Whoops! It turns out that those free, preview versions of Windows 8 aren’t as “free” as one might think …
Microsoft has released three previews of its upcoming operating system Windows 8 to the public. The Windows 8 Developer Preview, Consumer Preview and Release Preview have been, and in many cases are, used by millions of users to test the functionality of the Windows 8 operating system.
These versions will expire eventually and you will be notified in advanced when this is going to happen. An expired version of the operating system is no longer activated, and your only option to get it activated again is to install or upgrade to a newer version of Windows 8.
Lets take a look at the expiration dates for the various preview releases of Windows 8:
- The Windows 8 Developer Preview initially was said to expire on March 11, 2012. Microsoft however has released an update that postponed the expiration date to January 15, 2013.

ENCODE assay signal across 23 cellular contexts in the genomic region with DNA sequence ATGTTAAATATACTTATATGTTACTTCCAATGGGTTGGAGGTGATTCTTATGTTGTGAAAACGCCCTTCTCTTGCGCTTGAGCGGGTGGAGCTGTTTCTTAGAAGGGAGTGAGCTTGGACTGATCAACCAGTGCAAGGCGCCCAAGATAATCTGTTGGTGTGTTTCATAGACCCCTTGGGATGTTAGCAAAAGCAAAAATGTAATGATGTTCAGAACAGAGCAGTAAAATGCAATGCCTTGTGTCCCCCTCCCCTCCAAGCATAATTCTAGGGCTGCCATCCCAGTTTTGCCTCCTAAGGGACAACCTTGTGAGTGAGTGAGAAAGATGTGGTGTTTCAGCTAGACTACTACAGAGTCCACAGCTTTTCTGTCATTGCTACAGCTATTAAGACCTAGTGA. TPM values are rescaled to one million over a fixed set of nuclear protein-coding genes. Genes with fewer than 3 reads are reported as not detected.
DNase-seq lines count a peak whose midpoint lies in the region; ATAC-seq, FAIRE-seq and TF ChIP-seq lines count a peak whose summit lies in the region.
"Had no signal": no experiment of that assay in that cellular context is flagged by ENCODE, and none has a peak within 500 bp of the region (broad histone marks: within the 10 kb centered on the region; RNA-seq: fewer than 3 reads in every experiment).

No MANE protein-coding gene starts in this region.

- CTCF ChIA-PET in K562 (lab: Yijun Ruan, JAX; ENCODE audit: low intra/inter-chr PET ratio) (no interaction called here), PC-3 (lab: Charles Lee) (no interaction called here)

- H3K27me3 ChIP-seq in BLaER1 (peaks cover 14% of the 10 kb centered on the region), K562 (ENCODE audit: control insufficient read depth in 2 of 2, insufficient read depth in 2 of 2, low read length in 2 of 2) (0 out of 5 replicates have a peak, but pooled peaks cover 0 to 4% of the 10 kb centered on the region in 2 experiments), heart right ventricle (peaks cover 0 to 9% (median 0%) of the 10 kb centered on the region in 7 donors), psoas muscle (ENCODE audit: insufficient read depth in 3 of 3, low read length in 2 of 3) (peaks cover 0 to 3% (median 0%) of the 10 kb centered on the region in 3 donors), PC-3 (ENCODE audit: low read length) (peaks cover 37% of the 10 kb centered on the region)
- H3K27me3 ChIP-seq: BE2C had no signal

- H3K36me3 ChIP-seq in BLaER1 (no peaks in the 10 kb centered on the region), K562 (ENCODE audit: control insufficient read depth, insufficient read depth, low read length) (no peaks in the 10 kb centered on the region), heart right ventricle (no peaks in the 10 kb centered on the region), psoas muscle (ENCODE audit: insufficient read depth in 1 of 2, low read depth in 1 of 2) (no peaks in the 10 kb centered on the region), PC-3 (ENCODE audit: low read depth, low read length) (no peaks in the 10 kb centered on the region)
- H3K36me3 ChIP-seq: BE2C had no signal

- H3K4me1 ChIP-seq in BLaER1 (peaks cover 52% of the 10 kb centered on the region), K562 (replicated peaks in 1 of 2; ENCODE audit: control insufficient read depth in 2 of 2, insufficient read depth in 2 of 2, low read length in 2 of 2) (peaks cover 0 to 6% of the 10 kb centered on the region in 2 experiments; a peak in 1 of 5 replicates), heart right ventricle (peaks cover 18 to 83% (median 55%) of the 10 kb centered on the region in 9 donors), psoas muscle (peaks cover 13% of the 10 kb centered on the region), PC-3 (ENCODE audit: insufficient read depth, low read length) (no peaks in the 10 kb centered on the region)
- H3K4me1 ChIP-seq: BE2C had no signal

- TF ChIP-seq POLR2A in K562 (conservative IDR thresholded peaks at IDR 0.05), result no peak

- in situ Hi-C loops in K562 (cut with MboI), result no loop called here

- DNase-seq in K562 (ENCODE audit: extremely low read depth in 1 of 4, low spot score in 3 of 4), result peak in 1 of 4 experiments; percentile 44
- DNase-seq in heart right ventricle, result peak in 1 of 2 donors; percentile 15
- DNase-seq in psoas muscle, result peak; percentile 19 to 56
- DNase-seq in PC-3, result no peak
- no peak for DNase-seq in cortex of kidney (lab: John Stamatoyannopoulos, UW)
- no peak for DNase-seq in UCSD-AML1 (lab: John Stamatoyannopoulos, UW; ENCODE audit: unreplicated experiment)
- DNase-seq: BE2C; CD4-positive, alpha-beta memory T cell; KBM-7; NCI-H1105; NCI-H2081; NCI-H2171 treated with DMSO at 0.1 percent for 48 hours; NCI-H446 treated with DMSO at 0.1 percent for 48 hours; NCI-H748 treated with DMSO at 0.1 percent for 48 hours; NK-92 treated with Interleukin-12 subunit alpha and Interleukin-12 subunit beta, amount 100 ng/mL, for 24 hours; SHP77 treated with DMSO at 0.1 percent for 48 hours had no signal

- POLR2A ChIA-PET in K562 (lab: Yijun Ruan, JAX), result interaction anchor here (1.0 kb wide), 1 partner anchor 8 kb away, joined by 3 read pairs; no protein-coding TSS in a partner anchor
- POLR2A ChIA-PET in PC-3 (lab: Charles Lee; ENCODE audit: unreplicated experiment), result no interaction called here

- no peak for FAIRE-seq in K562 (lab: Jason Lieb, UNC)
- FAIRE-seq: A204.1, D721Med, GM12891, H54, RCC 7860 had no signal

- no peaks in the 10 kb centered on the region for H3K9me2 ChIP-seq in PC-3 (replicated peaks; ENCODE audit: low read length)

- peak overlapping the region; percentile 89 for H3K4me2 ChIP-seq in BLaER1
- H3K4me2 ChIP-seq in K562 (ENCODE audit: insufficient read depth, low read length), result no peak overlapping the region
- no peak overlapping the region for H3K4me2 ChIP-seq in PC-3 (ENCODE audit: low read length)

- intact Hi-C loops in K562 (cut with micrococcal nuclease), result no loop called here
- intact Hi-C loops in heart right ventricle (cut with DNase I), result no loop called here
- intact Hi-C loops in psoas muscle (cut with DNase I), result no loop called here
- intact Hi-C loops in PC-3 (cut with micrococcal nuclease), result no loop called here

- The expiration date of the Windows 8 Consumer Preview is January 15, 2013 as well.
- The Windows 8 Release Preview will expire on January 16, 2013.
- The Windows 8 Enterprise RTM trial can be activated for 90-days but not after August 15, 2013. It will automatically expire after the 90-days period, at the latest 90 days after August 14, 2013
To find out when your copy expires, hit Windows, type in winver and press enter. Some Developer Preview or Consumer Preview versions may also expire on January 16, 2013 instead.
Now that we know when the different versions of Windows 8 expire, we need to take a look at the effects of that on the system and your ability to work with it. According to Microsoft, the following will happen after the license of the operating system expires:
- The desktop background will turn black and your current wallpaper is removed. While you can still change it back, it will be removed again in regular intervals.
- A permanent notification is displayed on the desktop stating that the copy of the operating system is not genuine
- The PC will shut down every hour automatically so that you may lose unsaved work in the process.